Pandora's Seed - Spencer Wells

Pandora's Seed

By Spencer Wells

  • Release Date: 2010-06-08
  • Genre: Life Sciences
Score: 4
4
From 8 Ratings

Description

Ten thousand years ago, our species made a radical shift in its way of life: We became farmers rather than hunter-gatherers. Although this decision propelled us into the modern world, renowned geneticist and anthropologist Spencer Wells demonstrates that such a dramatic change in lifestyle had a downside that we’re only now beginning to recognize. Growing grain crops ultimately made humans more sedentary and unhealthy and made the planet more crowded. The expanding population and the need to apportion limited resources created hierarchies and inequalities. Freedom of movement was replaced by a pressure to work that is the forebear of the anxiety millions feel today. Spencer Wells offers a hopeful prescription for altering a life to which we were always ill-suited. Pandora’s Seed is an eye-opening book for anyone fascinated by the past and concerned about the future.

Reviews

  • Not bad

    3
    By MI_Wiseguy
    Pandora's Seed is not a bad book, but it is not what I expected. I agree with what Dr. Wells had to say about our present society. It just seemed a bit of a stretch to blame all of the world's problems on Neolithic agriculture.
  • How Paleo Influences Neolithic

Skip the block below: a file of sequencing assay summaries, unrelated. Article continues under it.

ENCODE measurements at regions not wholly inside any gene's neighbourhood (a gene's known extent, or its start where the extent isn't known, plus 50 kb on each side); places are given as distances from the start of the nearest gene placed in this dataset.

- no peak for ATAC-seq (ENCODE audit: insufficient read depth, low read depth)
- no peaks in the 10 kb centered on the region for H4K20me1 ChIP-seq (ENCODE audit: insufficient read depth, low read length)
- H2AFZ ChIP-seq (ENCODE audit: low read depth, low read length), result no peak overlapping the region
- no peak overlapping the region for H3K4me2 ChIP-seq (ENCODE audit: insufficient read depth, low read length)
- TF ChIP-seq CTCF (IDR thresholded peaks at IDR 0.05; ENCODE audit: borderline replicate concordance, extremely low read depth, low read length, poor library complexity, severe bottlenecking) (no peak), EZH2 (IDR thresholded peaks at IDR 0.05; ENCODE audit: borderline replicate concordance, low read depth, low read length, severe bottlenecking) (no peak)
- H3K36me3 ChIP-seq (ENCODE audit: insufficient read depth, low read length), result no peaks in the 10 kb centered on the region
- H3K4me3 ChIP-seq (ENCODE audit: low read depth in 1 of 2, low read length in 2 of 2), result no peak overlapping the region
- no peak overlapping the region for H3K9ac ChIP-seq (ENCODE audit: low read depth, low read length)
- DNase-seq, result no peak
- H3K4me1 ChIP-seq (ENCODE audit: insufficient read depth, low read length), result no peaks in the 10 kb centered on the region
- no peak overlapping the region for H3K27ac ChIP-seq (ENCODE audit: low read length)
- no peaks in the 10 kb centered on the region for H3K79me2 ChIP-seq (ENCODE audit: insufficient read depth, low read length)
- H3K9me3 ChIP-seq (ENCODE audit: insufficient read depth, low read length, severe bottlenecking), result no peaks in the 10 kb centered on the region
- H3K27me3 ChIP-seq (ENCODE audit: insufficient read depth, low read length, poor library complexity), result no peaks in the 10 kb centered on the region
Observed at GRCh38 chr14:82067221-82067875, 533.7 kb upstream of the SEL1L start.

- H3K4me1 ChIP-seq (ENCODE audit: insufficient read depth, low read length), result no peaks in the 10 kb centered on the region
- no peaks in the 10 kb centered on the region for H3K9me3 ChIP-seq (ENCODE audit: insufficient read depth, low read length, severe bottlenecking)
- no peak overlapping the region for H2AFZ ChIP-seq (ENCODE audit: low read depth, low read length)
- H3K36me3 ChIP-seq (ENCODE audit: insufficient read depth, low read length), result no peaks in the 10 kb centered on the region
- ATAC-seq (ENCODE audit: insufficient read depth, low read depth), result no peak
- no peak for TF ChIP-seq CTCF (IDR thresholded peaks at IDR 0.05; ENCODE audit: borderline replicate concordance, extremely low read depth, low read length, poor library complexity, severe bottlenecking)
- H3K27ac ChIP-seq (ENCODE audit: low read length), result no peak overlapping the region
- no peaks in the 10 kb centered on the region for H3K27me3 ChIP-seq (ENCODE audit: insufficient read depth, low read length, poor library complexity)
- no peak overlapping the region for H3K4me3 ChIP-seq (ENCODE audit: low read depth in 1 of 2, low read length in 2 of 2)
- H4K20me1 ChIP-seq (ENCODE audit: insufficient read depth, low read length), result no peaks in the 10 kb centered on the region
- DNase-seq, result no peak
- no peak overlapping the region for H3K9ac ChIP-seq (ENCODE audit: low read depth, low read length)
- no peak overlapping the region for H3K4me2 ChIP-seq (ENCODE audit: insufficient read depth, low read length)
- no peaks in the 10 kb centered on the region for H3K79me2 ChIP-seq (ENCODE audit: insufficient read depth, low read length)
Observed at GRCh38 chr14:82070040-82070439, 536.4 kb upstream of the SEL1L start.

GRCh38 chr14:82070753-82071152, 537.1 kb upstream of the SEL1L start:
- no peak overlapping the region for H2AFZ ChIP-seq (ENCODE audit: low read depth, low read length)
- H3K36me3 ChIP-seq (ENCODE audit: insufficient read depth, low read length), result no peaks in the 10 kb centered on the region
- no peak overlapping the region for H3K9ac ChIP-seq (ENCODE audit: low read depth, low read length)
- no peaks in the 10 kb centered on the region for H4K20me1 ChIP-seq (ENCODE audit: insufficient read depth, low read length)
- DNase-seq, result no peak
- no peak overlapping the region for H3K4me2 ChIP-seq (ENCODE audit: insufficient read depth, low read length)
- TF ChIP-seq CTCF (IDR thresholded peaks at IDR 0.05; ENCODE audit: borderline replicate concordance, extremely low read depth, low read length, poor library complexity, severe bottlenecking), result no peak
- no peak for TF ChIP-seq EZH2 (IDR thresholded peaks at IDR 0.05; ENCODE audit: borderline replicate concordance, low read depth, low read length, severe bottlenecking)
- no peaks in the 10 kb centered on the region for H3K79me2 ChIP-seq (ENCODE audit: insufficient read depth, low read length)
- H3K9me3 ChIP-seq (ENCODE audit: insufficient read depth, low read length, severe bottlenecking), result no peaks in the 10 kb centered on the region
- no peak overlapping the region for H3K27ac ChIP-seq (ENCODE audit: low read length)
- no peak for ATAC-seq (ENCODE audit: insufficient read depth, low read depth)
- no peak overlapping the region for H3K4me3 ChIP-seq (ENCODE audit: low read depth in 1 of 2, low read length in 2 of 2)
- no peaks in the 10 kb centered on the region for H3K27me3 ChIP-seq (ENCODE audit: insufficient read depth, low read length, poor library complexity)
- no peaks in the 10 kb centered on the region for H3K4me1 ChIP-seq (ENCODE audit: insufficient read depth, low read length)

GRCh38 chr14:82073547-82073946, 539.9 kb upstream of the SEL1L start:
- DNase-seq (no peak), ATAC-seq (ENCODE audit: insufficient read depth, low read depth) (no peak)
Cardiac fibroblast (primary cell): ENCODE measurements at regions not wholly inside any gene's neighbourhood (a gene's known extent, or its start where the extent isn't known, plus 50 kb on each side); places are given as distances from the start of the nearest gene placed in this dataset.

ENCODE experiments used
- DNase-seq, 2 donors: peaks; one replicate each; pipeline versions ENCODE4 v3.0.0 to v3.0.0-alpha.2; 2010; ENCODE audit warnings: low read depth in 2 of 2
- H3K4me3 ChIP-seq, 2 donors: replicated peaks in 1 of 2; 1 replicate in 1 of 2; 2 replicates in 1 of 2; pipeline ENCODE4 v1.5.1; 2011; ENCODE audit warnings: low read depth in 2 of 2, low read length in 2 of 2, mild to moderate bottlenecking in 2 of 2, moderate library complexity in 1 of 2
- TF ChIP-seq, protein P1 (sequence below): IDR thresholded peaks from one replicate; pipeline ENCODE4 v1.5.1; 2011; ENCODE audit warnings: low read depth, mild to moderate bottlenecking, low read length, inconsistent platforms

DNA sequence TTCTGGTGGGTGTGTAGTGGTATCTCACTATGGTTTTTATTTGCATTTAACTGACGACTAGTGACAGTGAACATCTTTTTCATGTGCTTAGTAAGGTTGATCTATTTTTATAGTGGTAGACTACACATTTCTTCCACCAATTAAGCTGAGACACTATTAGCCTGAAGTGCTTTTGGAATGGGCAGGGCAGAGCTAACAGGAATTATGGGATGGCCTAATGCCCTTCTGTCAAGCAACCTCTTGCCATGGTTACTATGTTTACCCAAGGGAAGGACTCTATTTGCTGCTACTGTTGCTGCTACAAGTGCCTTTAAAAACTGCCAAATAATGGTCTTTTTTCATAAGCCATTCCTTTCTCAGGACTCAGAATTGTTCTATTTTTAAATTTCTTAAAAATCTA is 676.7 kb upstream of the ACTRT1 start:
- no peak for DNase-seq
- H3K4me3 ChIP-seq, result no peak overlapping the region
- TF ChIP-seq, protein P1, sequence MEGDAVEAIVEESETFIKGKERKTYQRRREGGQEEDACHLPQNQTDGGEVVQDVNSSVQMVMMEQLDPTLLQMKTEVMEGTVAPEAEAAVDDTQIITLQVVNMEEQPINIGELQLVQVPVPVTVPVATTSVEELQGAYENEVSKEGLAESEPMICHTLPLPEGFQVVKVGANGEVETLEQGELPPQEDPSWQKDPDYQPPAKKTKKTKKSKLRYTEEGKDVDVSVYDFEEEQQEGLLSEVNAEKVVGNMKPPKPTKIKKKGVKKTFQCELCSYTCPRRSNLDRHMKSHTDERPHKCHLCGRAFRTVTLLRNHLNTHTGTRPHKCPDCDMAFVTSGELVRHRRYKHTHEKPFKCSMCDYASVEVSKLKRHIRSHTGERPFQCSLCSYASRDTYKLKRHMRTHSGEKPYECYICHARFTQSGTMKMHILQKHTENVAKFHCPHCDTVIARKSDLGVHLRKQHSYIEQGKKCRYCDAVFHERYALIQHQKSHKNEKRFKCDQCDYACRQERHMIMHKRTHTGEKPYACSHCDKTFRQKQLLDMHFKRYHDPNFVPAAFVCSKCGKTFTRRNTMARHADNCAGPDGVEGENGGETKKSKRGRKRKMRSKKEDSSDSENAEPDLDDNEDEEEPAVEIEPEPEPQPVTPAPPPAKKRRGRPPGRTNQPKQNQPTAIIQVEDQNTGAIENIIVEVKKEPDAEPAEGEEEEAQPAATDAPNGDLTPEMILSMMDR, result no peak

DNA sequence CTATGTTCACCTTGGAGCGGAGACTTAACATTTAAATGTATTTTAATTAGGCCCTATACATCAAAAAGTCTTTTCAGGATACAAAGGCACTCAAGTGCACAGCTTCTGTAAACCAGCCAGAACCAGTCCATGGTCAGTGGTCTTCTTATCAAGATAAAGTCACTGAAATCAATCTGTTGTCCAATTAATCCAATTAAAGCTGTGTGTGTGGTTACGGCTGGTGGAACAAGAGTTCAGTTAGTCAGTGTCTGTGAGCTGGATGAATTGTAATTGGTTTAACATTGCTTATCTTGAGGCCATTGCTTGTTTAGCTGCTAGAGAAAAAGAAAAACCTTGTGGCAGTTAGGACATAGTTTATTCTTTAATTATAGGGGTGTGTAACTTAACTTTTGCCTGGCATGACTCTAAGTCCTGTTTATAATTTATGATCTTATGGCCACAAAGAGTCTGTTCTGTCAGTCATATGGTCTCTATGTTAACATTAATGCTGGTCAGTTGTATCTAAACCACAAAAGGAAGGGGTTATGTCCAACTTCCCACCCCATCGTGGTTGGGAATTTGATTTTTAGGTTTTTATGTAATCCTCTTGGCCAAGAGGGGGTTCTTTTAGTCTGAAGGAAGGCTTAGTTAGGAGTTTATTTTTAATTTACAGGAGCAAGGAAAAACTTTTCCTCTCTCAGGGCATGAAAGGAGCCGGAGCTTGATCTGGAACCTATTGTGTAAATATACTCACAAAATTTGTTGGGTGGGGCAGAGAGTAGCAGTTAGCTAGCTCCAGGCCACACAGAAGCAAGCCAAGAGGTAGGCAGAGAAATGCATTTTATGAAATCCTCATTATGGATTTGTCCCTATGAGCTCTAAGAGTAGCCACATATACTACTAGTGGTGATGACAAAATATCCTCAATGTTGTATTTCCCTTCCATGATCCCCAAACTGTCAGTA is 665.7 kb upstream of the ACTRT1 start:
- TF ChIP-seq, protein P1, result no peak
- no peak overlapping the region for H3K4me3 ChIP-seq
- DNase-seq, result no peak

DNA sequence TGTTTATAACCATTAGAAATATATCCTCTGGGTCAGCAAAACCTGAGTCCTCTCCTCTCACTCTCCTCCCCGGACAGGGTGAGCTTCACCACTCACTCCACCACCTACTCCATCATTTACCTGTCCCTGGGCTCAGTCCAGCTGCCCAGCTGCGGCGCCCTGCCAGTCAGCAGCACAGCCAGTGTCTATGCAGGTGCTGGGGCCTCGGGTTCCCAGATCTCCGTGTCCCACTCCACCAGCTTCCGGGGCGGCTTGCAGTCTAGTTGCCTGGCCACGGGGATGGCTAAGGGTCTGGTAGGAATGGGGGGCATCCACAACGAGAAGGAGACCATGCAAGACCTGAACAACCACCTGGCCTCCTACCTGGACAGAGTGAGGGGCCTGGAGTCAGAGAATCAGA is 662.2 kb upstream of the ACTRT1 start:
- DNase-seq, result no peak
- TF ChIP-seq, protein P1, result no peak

4
    By Mr. Zeg
    Pandora's Seed in a great read that helps tie the relevance between our paleolithic hunter-gatherer pasts with the Neolithic present day. It shows how the conscience decision to plant seeds and raise domesticated animals lead to an inevitable investment to a grounded location (unlike hunter-gatherers) that lead to surpluses of food and property that lead to governments and religion that lead to wars, and the rest is history. The line is something like the Agricultural Revolution on one end and the Industrial Revolution and modern day on the other. The book does an excellent job of putting all the puzzle pieces together connecting the dots of our ancient ancestors to today giving us a more complete look at why we are facing the crises we are facing such as global climate change, a crumbling economy, and even touching areas like psychology and human health. It tends to keep itself fairly general touching many different subjects but always illustrating their connections. This book has a good amount of breadth, and as expected, not too much depth in any one area. I enjoyed it a lot.